Cloud will of course be a big deal at Impact this year, and I have to say IBM has done some outstanding work in the last 12 months in the space. There should be some meaty announcements to take in. …

• Vittorio Bertocci (a.k.a., Vibro) announced on 5/1/2010 that he will present three sessions about Windows Azure and Windows Identity Foundation (WIF) at the European Identity Conference & Cloud Summit 2010 in Munich. See details in the AppFabric: Access Control and Service Bus section above.

The Citrix Web site claims the “Complete Session Catalog is now available” for Citrix Synergy 2010, San Francisco to be held at Moscone Center West, San Francisco, on 5/12 through 5/14/2010:

Synergy San Francisco, May 12-14, offers a packed agenda of breakout sessions, hands-on training labs, keynotes, demos and special activities designed to help attendees take advantage of the latest technologies. The complete Session Catalog is now live: it provides details on more than 60 sessions in three tightly focused tracks:

Synergy is the definitive conference on desktop virtualization and one of the most pragmatic events for what’s real in the cloud—public and private.  Through open discussion, real-world use cases and practical skills training, Synergy will show you how the convergence of virtualization, networking and cloud computing can result in a simpler, more cost-effective IT infrastructure. Attending this global event is a strategic investment in the future of your computing environment—and your professional capabilities. …

Follow #Synergy, #Synergy2010, #CitrixSynergy and @Citrix on Twitter. Hashtag overpopulation, anyone?

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Other Cloud Computing Platforms and Services

Derrick Harris claims VMforce: Good for VMware, Bad for Oracle in this 5/2/2010 post to GigaOM:

Much has already been written about this week’s VMforce announcement, but my biggest question still hasn’t been answered: Who’s the biggest winner in this partnership -– or VMware? I’m also interested in who the biggest loser is, as Microsoft, Oracle, IBM and the entire SaaS-based CRM community all seem to have taken hits.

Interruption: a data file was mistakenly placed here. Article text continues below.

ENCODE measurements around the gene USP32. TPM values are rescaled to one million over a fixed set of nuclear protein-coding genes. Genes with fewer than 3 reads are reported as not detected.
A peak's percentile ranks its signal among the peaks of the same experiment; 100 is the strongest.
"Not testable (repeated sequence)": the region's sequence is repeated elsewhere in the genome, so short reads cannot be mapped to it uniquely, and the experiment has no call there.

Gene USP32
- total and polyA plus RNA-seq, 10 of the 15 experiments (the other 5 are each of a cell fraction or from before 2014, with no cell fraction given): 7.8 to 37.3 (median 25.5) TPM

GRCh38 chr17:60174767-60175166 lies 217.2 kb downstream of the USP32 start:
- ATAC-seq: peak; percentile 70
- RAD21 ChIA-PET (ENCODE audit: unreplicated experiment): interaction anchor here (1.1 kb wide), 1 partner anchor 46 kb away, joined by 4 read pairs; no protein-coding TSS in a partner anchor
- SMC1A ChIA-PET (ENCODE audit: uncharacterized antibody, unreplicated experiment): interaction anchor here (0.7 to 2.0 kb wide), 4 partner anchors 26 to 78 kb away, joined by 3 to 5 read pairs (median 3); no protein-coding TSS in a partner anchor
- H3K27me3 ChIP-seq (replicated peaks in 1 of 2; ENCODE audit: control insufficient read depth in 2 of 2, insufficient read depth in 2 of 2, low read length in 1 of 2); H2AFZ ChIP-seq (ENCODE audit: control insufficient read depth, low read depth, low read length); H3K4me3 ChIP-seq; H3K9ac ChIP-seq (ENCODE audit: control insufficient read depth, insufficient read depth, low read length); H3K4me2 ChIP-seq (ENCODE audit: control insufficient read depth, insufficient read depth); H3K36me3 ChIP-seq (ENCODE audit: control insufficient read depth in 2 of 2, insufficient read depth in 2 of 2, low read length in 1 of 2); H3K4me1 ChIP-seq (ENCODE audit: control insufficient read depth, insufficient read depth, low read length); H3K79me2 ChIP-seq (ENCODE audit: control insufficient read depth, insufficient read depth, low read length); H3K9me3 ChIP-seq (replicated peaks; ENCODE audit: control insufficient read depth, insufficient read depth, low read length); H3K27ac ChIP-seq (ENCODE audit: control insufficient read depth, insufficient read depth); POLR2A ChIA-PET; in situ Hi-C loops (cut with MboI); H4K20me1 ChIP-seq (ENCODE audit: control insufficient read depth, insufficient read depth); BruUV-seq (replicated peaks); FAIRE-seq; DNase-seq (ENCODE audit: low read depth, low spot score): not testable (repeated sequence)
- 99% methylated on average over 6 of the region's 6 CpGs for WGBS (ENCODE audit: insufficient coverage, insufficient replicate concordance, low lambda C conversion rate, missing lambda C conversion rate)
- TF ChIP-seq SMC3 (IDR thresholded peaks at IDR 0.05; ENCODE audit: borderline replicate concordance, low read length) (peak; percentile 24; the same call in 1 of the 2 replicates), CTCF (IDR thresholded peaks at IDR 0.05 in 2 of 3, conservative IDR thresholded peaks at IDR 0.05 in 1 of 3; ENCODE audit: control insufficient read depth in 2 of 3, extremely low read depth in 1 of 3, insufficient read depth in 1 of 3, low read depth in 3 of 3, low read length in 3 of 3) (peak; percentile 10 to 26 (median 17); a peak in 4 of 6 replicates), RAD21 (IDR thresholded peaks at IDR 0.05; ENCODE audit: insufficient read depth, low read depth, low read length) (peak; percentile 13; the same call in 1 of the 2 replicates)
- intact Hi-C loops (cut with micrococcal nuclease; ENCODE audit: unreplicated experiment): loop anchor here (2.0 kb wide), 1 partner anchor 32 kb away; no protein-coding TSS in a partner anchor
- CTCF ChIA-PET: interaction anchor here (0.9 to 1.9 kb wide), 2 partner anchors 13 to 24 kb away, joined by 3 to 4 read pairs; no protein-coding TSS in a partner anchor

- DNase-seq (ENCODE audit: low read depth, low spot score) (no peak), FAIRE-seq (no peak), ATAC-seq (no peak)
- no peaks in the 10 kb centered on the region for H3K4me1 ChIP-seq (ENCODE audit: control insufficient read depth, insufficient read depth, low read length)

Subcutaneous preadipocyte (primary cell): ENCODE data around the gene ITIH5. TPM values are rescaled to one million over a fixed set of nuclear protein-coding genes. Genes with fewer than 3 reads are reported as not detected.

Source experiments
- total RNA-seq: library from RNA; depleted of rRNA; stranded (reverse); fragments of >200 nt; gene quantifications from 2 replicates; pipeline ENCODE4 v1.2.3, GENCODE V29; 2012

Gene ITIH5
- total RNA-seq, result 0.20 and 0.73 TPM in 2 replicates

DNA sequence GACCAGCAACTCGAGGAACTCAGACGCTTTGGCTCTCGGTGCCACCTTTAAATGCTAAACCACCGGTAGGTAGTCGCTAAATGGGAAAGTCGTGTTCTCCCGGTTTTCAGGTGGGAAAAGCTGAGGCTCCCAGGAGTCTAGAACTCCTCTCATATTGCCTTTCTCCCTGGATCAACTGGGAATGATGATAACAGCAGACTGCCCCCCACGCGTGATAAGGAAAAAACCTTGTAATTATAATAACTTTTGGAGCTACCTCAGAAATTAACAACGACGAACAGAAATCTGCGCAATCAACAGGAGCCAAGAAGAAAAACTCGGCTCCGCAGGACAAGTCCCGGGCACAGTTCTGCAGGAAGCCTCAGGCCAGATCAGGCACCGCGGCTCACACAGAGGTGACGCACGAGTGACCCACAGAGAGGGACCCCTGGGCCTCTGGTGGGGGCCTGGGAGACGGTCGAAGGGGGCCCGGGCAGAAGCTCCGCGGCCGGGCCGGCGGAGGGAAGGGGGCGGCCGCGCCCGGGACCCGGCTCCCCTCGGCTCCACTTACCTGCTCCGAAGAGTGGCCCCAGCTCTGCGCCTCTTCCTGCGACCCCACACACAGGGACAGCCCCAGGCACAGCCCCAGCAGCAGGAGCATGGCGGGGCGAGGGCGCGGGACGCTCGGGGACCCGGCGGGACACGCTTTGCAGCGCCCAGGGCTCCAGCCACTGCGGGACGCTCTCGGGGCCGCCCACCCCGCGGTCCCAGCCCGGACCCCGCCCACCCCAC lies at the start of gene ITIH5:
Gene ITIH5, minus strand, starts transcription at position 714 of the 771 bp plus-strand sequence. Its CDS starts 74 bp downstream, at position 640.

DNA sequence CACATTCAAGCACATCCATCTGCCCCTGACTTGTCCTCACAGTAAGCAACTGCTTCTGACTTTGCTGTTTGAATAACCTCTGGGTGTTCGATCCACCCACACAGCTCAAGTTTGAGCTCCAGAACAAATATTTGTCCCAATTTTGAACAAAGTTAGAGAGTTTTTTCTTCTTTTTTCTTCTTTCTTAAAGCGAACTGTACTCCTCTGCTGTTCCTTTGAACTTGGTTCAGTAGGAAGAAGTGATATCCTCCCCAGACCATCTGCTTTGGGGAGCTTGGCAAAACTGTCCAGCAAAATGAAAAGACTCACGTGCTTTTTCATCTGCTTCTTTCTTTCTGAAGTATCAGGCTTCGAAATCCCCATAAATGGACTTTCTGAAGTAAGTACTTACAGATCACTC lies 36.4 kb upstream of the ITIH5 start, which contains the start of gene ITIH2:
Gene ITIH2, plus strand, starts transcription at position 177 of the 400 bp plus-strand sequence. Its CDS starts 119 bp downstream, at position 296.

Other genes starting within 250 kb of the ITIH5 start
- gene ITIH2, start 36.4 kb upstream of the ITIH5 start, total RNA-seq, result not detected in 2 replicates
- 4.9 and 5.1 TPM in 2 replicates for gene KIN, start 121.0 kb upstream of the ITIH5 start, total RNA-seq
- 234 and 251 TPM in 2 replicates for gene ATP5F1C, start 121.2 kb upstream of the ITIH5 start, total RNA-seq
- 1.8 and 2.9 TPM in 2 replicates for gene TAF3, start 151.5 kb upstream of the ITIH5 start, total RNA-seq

A Big Winner:

As I wrote last week, the combination of SaaS and PaaS could prove to be powerful, and was poised to capitalize on this if it only expanded its user base. Enter VMforce. Now, can bring in a new — and much, much larger — developer community to build applications atop Once they’re in, the hope is that the hooks into’s various collaboration, support and SaaS tools will make them want to stay, and maybe even expand into’s other services.

The Biggest Winner: VMware

I suspect VMforce represents a mere seed from which will sprout a vast PaaS empire. If VMware expands its PaaS partnerships beyond – in the manner it has grown its vCloud ecosystem -– users will be able to port both VMs and code from on-premise environments into the cloud, and then across a variety of cloud providers’ services. The one piece that makes all this flexibility possible: VMware. VMware also is facing an all-out assault on the virtualization front, and rather than battling simultaneously with Microsoft, Citrix, Oracle and Red Hat, it’s changing the nature of the conflict. If it were a matter of comparing apples to apples, customers would face a difficult choice, but VMware is trying to show them they can have an entire fruit basket.

The Biggest Loser: Oracle

Compared with Oracle, now looks even more appealing as a SaaS option, and VMware looks more appealing as both a virtualization and Java platform option. IBM hasn’t gone anywhere either, and is pushing its cloud offerings hard. Even Microsoft enables Java development on Windows Azure, as does Google on App Engine. Oracle said it won’t be pursuing Sun’s cloud ambitions, but it might be time to rethink those plans, at least in terms of a PaaS offering.